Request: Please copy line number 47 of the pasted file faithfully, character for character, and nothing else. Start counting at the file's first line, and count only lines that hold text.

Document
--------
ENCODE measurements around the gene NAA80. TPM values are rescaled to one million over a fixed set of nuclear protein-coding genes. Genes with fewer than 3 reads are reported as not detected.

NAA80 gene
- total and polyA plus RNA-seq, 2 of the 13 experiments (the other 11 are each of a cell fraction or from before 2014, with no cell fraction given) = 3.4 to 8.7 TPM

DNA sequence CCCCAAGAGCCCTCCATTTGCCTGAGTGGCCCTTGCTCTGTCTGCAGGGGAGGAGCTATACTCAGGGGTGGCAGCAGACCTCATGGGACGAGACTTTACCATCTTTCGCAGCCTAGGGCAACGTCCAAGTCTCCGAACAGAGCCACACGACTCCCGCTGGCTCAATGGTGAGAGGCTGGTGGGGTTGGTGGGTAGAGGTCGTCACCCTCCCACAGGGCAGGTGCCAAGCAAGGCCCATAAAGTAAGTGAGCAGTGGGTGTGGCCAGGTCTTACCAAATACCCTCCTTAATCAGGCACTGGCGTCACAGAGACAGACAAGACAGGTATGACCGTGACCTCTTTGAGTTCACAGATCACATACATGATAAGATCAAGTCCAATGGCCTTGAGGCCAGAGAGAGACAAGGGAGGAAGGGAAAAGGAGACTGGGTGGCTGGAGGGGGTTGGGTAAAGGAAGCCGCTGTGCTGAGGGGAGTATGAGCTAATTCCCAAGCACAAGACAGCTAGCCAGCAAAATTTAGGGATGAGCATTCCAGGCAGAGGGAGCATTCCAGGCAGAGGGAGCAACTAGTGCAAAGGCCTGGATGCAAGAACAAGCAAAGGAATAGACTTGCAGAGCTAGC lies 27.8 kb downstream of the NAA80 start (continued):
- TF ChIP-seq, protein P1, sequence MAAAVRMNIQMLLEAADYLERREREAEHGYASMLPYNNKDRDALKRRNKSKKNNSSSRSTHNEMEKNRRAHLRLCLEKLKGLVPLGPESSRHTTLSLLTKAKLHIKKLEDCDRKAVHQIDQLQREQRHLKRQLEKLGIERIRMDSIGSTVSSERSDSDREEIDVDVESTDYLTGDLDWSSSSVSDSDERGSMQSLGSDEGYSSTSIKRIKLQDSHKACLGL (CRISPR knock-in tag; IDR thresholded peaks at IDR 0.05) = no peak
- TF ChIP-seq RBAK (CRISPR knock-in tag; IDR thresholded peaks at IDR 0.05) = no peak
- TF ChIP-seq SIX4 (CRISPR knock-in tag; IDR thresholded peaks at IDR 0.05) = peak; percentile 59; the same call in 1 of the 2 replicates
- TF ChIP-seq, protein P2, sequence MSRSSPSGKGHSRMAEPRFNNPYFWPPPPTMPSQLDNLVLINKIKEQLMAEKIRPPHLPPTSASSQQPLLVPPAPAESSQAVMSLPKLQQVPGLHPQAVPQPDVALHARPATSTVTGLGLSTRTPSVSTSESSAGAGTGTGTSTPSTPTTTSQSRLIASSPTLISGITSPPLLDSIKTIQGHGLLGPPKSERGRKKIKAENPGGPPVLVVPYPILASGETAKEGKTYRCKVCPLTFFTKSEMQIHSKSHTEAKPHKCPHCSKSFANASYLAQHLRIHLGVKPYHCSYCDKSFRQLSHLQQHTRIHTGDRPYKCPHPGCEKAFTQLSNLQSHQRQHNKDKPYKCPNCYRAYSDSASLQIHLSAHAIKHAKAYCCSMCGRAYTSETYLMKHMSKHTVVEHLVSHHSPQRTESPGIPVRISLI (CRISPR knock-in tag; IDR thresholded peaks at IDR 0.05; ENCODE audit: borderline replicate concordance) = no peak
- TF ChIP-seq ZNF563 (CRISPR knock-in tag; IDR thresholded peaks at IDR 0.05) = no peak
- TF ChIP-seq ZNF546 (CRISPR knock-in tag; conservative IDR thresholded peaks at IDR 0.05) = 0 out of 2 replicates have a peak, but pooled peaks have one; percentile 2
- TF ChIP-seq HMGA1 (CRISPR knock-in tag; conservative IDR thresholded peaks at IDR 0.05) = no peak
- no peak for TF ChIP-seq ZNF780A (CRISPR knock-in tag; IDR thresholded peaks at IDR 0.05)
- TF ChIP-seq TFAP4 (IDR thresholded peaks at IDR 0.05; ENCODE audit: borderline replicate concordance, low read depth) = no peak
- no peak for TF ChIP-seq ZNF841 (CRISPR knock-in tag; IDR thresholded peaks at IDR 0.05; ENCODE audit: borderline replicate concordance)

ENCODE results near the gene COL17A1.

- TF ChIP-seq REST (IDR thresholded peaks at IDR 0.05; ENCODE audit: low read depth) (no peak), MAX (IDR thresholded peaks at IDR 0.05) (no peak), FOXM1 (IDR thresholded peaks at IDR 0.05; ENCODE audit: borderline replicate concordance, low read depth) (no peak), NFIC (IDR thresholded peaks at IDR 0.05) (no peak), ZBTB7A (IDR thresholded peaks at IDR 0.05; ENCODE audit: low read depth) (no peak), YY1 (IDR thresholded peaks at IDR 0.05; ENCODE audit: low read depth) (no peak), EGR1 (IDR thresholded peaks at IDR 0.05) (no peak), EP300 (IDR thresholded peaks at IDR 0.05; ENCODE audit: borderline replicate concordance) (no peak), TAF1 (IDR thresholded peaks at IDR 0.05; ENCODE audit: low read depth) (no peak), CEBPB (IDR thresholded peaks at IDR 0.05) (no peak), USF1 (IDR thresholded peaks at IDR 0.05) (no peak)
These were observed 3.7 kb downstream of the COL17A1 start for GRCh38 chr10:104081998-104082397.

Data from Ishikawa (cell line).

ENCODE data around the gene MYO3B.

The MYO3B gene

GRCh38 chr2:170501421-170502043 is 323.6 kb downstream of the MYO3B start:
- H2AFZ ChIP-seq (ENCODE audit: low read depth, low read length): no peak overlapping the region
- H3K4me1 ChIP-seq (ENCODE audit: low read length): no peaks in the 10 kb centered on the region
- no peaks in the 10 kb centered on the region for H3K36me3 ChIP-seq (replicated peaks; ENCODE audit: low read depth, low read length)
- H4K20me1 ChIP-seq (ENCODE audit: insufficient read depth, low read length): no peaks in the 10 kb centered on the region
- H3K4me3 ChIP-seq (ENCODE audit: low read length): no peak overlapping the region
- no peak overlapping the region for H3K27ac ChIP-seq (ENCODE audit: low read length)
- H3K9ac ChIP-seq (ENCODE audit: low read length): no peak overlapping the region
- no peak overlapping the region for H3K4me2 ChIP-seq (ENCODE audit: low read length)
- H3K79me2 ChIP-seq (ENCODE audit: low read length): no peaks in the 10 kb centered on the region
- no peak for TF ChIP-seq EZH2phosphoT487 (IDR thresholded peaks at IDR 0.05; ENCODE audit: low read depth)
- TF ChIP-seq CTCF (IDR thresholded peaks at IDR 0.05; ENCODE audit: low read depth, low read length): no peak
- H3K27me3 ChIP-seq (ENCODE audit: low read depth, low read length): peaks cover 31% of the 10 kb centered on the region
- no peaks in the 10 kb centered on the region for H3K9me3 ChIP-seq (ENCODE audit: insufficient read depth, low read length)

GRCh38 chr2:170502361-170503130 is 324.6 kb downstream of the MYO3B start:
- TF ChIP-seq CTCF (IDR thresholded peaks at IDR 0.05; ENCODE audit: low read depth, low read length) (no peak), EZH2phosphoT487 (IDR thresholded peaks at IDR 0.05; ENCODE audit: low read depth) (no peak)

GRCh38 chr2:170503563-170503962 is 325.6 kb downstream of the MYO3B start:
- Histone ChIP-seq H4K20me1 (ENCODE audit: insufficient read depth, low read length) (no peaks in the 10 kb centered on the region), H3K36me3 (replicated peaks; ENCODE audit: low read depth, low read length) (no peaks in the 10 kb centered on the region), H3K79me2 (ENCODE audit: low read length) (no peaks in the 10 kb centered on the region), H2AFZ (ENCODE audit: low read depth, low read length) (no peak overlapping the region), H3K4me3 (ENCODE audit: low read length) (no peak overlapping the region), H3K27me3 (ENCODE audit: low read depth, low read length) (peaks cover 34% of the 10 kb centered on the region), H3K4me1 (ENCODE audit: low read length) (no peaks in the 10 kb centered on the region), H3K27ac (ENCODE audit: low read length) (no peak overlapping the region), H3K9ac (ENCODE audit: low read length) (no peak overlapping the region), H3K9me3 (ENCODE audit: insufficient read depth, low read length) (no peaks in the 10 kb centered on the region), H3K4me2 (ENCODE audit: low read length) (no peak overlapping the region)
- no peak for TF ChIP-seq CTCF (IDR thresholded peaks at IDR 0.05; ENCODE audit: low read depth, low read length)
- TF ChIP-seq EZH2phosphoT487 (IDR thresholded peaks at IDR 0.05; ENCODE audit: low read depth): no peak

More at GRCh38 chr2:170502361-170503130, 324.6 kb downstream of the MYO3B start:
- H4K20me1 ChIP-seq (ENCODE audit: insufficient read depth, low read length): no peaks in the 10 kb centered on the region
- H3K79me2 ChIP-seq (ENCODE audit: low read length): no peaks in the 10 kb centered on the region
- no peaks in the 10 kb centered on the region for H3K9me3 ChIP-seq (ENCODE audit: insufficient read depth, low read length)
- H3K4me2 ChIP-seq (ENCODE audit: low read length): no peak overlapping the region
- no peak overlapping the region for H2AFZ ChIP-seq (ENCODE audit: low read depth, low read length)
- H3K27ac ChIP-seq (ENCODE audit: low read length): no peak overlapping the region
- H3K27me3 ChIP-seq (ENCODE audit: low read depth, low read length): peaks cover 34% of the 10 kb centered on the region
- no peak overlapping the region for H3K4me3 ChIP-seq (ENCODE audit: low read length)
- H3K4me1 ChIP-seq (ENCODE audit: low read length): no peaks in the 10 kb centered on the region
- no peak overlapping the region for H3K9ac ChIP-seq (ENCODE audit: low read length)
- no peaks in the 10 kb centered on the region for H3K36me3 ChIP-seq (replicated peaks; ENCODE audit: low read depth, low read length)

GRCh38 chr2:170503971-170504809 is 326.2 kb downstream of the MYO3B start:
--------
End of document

- H3K27ac ChIP-seq (ENCODE audit: low read length): no peak overlapping the region